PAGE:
Location: Kyowa, Iwanai-gun
Elevation: 944m (~800m elevation gain)
Length: Half day+ (~10km round trip)
Hiked on: March 31st, 2017
There are 3 different routes, which all start from the town of Kyowa just to the north of the Niseko Range. This post describes the Yachinai logging road route. To get to the trailhead, drive on route 269/818 which connects Kyowa and Tomari and then turn right just before Hokushin elementary school. Keep following that road towards the mountains and eventually you’ll get to the start of Yachinai logging road.
You’ll be walking up the logging road for the first hour or two. There is one section where the road splits into three, just keep going down the middle route without turning. After a little while you’ll get to a section where there is a small dam to your right; keeping following the road which will take you around to the left a bit. When I hiked there was taping on the trees from around this point which marks the “correct” route that will take you up to the large ridge on your left, however it’s also possible to take the smaller ridge in the middle where the creek forks into two (~200m elevation).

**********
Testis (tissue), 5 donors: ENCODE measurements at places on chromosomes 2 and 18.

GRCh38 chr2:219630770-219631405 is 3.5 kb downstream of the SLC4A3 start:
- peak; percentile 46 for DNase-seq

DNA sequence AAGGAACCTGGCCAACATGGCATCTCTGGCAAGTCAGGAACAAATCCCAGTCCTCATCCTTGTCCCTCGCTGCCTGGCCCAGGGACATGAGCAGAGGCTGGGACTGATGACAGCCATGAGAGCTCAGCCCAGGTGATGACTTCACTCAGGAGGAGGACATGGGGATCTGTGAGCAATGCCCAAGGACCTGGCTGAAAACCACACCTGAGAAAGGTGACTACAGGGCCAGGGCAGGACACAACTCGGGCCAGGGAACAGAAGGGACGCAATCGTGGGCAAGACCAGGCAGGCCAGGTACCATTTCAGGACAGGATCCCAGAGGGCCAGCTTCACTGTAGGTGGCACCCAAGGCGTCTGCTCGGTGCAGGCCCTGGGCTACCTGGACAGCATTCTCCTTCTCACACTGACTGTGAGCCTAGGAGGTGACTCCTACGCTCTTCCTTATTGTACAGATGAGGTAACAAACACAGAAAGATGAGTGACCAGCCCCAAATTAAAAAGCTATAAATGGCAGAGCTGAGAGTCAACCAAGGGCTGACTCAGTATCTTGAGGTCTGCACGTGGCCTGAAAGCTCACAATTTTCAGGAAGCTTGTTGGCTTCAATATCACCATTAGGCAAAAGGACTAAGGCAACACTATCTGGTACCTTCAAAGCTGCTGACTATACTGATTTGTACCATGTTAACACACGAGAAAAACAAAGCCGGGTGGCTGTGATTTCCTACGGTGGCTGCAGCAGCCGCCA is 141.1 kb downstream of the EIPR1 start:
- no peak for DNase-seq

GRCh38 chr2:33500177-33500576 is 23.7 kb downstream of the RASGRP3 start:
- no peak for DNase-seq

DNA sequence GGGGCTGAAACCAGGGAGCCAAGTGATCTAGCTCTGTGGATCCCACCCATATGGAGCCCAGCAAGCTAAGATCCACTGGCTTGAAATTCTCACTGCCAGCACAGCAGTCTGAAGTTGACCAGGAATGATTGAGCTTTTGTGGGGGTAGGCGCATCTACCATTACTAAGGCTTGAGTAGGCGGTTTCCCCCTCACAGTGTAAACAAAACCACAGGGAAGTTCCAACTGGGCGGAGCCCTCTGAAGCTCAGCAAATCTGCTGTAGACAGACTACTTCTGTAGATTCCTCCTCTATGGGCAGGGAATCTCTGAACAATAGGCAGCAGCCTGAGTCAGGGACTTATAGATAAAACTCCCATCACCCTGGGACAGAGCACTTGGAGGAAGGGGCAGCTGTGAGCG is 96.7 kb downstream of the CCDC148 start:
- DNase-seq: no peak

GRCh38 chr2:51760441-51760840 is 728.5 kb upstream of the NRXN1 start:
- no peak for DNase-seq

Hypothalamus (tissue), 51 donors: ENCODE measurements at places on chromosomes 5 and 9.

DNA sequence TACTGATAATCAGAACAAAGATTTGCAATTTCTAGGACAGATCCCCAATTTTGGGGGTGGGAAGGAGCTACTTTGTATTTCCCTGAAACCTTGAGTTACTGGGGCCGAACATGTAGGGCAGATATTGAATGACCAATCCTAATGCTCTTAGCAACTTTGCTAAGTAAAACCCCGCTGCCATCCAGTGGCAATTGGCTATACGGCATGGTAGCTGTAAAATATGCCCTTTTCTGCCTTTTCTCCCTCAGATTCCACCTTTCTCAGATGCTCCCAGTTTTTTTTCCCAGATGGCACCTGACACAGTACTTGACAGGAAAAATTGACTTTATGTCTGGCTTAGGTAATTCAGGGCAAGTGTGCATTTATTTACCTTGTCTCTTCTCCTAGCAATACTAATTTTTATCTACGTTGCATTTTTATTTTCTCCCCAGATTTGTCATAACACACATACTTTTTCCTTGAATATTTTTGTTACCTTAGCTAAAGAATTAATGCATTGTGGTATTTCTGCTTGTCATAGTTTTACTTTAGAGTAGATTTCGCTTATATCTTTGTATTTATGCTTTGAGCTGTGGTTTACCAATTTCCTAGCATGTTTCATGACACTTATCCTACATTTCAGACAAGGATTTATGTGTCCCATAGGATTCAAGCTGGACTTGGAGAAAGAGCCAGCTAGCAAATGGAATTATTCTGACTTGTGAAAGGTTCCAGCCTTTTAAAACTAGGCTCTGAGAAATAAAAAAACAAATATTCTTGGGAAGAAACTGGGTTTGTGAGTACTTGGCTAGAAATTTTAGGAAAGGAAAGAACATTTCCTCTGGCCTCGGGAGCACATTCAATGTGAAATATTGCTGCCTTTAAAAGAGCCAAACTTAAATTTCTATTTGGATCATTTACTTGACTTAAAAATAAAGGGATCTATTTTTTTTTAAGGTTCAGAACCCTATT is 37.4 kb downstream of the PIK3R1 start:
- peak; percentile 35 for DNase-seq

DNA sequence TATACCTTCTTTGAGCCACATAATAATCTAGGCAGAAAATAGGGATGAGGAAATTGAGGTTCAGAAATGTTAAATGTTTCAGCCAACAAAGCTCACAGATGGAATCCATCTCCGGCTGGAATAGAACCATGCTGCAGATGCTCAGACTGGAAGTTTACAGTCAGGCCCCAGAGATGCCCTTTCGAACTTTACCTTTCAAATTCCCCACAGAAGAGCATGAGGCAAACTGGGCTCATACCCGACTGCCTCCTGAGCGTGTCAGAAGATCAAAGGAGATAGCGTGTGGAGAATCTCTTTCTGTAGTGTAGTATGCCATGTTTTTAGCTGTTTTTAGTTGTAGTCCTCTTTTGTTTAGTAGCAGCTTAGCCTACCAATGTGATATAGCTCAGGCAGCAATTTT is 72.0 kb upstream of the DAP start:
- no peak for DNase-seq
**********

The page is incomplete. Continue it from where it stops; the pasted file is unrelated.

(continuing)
The ridge is steep, narrow, and full of trees and is tough walking and skiing down. Eventually the trees will begin thinning out and you’ll get a good view of the main ridgeline to the summit in front of you.
Once you get to the main ridge turn right and head towards the summit. The ridgeline is extremely exposed and heavily corniced and probably not a great place to be in bad weather. Of course that means fantastic views and some excellent ridge walking that makes it hard to believe you’re under 1000m above sea level.
The broad summit has no marker (as usual for lower elevation peaks in the area). You can continue on along the ridgeline to Rubeshibeyama and down to Inaho Pass (or conversely reach the peak from there) which would make for a nice traverse.
Going down there are some very tempting open faces however the valleys run deep and narrow and you probably want to stick to the ridges especially once the snow starts melting in spring.
While the numbers may be modest Hachinaidake is a fairly tough hike and best kept for those used to long walks and steep climbs. Also there were bear paw prints everywhere when I climbed so be on the look out in spring.